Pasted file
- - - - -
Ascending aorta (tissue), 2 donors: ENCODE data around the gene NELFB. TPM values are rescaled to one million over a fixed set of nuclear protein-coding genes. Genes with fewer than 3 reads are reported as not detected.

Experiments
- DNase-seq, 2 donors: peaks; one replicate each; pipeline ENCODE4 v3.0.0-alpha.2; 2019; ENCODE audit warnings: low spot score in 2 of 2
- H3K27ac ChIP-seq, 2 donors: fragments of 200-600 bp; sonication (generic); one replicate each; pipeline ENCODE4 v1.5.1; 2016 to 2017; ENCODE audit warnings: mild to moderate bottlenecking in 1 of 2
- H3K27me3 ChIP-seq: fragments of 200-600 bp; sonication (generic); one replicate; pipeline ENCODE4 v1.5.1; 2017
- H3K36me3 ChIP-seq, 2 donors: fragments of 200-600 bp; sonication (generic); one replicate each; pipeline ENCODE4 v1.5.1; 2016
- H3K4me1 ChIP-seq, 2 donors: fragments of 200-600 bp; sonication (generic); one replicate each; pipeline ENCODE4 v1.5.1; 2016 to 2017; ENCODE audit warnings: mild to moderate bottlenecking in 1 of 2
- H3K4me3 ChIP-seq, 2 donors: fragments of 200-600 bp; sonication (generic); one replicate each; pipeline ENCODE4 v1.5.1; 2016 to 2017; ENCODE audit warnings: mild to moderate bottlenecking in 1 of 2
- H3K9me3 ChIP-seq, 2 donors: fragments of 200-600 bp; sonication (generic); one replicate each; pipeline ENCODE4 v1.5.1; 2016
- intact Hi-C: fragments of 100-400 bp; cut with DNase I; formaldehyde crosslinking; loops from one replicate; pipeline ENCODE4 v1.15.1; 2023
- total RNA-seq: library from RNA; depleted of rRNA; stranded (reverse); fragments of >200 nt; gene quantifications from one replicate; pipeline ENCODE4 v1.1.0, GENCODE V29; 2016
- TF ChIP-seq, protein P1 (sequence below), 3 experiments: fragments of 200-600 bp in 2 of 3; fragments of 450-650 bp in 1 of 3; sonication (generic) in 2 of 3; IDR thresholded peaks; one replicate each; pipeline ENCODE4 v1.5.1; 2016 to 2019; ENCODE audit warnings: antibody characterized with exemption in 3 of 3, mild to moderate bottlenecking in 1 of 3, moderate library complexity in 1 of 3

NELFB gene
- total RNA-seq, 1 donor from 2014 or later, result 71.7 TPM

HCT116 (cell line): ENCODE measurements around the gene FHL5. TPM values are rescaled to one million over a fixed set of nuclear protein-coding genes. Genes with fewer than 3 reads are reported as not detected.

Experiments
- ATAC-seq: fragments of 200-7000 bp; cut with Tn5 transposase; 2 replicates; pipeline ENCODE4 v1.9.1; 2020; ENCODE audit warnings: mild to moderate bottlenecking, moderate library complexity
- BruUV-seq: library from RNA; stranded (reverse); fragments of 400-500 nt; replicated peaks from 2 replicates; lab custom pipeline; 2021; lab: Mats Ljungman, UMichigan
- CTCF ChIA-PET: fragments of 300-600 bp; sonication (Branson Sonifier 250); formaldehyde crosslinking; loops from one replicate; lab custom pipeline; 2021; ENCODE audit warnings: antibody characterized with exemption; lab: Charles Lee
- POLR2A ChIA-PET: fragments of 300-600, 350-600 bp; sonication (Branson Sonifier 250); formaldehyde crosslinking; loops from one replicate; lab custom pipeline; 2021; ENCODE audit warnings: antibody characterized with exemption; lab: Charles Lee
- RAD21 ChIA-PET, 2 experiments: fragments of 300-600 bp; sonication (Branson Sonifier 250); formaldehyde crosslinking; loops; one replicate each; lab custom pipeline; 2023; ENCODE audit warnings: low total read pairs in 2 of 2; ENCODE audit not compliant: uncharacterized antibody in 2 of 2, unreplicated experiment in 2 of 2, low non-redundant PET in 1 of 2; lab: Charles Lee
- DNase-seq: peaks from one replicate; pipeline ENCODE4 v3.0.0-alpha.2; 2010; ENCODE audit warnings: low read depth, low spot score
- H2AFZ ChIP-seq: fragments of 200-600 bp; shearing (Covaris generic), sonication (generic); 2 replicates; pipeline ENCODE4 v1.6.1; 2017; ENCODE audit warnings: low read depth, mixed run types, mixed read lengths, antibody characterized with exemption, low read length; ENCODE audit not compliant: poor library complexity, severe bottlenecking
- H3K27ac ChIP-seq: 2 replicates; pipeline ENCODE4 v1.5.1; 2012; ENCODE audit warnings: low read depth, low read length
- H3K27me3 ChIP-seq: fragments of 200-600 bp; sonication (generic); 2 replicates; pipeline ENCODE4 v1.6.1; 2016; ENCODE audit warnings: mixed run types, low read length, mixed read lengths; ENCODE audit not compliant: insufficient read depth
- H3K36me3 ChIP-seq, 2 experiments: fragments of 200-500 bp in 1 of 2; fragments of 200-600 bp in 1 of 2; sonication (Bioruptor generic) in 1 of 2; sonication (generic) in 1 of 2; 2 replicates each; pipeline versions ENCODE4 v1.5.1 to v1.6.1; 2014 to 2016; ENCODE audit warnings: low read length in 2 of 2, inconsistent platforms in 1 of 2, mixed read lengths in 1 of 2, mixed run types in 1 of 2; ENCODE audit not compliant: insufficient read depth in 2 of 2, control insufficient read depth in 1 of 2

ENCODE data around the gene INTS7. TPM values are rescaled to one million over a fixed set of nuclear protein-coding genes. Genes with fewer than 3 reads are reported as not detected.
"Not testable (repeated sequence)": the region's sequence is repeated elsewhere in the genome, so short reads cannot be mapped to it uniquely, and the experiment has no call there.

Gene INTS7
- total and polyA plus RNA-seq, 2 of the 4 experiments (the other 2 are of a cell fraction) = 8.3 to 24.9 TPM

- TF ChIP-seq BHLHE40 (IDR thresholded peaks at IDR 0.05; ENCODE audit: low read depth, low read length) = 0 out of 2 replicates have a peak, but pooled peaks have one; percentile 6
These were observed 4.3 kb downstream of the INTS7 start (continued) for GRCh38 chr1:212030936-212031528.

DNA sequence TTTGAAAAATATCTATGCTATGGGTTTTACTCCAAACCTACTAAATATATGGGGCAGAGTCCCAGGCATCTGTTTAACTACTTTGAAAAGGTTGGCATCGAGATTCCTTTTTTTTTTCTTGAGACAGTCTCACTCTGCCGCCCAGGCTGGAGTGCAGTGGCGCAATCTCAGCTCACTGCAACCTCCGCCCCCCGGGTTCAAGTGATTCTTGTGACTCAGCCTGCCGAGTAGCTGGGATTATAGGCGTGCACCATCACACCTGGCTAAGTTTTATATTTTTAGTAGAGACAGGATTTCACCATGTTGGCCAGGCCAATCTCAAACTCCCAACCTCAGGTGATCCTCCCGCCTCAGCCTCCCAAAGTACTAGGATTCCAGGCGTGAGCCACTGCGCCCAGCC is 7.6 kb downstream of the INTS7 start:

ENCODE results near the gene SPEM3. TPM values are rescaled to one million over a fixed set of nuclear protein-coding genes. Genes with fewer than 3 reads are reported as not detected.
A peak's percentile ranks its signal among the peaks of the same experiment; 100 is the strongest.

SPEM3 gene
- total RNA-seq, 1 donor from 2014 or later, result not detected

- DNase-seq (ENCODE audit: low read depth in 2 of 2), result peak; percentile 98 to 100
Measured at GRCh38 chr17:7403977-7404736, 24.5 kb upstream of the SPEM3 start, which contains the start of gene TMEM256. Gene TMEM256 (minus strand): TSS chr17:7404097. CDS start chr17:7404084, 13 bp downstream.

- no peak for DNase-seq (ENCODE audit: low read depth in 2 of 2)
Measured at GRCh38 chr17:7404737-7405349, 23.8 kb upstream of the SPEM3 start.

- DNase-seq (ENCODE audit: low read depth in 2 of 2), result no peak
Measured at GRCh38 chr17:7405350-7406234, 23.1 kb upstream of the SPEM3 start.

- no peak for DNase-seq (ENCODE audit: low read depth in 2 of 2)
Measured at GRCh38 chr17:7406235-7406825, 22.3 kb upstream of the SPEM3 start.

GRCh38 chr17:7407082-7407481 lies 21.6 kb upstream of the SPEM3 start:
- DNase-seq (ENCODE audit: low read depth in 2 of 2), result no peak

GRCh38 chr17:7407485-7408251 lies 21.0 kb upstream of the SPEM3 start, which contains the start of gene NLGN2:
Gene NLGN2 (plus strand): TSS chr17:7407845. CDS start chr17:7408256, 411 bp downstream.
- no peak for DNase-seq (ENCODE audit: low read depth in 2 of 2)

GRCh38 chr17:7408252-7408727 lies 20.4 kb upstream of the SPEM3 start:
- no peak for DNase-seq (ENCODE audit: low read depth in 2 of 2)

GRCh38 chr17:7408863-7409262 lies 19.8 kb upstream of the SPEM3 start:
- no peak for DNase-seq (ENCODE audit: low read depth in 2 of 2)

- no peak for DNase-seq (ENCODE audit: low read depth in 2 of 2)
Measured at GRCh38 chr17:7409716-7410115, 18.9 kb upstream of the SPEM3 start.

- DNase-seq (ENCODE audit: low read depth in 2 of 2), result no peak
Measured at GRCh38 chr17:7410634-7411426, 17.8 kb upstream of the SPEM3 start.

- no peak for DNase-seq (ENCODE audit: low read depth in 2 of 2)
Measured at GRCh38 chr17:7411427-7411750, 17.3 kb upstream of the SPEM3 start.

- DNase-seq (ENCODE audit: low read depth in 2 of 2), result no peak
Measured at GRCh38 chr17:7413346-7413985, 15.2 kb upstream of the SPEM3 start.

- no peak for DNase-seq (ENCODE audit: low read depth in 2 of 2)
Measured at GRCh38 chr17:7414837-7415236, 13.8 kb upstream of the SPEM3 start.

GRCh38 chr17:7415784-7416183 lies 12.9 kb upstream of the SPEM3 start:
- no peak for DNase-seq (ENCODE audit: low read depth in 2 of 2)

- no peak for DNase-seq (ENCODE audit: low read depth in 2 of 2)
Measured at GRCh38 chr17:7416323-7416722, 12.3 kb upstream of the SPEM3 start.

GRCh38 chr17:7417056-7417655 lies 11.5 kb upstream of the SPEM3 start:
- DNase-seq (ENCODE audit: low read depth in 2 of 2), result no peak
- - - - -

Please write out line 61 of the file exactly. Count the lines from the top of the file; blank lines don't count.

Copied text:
- DNase-seq (ENCODE audit: low read depth in 2 of 2), result no peak